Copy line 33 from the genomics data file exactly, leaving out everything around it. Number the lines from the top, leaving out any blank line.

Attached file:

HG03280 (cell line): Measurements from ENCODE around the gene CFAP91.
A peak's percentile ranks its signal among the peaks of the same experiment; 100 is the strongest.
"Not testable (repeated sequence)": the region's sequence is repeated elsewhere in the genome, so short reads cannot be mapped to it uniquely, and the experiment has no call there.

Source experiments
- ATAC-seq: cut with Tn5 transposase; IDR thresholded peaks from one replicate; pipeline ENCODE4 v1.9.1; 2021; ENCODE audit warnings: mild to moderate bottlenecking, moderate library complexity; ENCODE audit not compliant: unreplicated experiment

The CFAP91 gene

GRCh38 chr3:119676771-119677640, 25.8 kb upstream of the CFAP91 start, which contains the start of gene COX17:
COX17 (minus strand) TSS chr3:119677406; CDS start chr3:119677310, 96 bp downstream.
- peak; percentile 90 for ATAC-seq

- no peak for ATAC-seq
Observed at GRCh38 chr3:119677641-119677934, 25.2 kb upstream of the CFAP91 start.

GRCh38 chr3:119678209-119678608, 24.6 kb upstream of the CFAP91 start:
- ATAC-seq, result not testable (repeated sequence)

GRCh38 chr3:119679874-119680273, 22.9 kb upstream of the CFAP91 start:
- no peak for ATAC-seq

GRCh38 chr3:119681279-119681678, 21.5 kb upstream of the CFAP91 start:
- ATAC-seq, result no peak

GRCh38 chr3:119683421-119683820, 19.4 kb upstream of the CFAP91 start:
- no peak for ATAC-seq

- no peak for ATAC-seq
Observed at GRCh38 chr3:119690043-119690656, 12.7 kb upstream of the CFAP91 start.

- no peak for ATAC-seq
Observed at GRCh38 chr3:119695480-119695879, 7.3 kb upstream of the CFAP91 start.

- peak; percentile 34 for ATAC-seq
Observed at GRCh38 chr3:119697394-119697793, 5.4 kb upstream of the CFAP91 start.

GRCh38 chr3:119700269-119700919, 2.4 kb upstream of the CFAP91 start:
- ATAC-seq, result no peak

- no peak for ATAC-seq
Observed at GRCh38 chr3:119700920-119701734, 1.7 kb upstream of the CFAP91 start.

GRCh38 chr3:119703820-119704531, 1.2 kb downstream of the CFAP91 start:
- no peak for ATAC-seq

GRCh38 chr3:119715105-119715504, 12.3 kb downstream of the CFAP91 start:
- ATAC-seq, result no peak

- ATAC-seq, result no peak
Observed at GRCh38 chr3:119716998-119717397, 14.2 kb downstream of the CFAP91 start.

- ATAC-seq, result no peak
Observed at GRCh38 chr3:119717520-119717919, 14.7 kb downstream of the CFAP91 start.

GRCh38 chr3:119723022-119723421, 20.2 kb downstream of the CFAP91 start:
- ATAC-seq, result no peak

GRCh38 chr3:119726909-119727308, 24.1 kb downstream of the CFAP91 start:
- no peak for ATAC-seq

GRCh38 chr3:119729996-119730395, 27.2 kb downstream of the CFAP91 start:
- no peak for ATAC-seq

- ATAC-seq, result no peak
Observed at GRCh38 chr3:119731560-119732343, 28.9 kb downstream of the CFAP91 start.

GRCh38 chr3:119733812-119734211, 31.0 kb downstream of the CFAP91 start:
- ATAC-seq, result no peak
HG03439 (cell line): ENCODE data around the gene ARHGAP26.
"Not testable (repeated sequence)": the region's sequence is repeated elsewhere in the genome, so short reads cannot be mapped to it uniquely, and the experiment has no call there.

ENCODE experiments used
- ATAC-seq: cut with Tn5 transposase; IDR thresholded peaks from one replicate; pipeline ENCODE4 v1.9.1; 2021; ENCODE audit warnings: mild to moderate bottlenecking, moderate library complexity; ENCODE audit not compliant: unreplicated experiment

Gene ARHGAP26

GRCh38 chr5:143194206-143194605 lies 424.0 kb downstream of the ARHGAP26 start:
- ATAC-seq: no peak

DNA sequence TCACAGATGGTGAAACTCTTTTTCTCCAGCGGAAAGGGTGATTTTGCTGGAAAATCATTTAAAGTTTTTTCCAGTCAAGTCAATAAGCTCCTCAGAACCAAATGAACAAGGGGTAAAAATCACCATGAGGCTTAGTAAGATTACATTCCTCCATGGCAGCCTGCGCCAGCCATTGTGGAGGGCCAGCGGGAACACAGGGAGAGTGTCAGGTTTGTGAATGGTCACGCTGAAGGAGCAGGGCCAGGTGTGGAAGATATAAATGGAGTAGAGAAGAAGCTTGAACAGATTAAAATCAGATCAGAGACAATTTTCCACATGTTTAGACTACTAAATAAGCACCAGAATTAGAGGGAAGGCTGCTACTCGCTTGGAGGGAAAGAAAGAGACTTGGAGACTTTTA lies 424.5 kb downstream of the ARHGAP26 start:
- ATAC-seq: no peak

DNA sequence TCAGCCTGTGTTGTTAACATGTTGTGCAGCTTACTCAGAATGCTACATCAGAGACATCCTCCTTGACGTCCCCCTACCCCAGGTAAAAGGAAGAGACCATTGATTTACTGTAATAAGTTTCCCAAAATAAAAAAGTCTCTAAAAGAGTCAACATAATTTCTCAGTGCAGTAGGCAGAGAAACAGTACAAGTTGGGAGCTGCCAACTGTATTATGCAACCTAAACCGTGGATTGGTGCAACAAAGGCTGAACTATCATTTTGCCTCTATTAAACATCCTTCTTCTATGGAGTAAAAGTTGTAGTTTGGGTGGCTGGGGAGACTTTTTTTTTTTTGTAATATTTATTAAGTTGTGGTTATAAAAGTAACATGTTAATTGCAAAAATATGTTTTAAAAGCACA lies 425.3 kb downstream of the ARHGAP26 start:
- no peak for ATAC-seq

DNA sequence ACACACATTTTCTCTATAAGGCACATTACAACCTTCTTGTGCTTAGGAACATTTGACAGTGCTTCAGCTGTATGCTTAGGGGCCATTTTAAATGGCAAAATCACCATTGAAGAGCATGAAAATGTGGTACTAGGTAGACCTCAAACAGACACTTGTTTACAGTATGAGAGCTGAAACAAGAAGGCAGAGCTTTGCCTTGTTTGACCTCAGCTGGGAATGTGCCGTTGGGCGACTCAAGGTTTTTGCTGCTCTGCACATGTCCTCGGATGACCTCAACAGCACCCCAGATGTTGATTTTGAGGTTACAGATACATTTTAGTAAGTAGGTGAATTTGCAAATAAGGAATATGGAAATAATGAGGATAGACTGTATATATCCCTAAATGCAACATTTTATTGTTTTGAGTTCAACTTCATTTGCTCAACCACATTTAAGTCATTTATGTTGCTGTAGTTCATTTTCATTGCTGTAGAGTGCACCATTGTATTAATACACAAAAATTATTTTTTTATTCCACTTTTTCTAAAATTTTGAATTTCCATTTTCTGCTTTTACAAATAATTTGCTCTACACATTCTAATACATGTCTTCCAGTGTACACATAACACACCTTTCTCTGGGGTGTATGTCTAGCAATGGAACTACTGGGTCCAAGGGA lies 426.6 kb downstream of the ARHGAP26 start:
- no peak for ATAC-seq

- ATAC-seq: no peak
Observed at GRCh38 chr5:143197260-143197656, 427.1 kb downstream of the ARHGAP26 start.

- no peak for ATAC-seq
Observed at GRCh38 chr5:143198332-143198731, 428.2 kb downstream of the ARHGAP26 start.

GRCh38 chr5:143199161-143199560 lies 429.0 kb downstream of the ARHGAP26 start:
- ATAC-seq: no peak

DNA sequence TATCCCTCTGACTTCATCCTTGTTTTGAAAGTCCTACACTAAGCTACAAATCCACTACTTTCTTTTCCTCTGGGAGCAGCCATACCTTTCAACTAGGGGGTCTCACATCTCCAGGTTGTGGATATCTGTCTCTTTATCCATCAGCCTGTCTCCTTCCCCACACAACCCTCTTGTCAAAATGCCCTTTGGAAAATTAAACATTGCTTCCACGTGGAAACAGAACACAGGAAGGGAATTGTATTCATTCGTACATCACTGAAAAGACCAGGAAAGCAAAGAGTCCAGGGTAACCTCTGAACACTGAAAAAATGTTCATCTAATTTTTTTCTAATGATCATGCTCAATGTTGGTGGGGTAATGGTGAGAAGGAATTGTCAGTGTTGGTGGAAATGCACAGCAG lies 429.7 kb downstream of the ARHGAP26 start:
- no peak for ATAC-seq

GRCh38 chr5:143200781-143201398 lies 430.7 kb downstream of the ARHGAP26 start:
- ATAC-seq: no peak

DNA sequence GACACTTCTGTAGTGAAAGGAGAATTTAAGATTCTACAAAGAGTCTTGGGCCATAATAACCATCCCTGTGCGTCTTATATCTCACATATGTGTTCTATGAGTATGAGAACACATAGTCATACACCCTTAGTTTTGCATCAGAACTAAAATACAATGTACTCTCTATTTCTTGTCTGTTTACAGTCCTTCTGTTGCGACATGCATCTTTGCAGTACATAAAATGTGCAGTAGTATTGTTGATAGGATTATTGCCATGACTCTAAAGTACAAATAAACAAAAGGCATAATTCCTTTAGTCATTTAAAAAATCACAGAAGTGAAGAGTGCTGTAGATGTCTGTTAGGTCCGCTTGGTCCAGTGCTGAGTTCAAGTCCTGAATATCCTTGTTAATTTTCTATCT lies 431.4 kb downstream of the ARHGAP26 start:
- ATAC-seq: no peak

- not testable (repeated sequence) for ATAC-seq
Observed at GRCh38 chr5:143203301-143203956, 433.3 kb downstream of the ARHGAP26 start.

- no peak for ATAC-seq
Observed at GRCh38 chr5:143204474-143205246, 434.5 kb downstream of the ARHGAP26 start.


- ATAC-seq, result no peak